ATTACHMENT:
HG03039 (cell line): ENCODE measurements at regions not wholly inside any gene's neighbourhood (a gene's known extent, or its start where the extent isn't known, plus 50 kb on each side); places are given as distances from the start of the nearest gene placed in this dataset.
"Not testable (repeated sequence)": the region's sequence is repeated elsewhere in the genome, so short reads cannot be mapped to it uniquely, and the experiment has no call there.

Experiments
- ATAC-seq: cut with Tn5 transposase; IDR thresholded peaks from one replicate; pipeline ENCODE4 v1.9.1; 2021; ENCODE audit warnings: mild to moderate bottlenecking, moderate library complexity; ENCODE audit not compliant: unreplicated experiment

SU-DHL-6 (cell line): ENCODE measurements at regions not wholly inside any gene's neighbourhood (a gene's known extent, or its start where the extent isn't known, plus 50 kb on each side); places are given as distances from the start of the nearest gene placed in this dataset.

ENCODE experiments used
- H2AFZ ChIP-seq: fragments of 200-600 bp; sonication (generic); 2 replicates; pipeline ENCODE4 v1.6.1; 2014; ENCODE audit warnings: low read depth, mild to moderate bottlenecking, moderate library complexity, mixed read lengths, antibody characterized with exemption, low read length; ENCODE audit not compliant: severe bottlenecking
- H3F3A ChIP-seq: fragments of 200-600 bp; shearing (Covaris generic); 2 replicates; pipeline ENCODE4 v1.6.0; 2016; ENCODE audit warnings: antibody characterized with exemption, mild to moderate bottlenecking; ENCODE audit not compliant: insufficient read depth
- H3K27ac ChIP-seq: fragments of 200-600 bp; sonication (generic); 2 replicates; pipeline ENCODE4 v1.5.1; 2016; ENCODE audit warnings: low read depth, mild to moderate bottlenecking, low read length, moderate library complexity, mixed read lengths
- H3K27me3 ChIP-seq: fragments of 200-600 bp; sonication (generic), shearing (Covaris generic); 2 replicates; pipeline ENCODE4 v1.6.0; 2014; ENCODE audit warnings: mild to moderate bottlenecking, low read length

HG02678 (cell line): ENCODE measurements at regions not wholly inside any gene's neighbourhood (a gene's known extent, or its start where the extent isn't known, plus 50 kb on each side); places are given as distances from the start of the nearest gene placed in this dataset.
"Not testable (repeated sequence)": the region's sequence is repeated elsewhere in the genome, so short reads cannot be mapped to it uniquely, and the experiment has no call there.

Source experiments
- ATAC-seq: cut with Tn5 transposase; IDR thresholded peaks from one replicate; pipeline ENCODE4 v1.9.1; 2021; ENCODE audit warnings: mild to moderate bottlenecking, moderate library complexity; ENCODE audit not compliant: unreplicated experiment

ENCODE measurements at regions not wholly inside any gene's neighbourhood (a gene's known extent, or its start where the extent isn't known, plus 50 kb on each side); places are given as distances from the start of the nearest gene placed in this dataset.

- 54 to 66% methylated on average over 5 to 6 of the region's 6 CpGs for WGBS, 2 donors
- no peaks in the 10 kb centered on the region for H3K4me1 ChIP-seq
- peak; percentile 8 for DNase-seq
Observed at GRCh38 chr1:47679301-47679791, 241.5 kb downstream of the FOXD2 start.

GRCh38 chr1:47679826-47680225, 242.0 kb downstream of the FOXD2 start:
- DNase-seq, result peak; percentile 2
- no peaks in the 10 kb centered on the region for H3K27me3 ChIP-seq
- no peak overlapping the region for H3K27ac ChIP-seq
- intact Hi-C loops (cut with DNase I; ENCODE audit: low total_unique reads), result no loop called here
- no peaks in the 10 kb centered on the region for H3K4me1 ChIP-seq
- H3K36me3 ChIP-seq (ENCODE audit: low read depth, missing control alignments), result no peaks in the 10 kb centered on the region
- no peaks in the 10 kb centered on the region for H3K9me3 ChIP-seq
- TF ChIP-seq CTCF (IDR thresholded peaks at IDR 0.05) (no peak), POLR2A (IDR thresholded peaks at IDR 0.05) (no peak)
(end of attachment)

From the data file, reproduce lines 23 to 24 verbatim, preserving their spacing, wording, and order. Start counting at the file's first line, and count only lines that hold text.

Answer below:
- no peak overlapping the region for H3K27ac ChIP-seq
- intact Hi-C loops (cut with DNase I; ENCODE audit: low total_unique reads), result no loop called here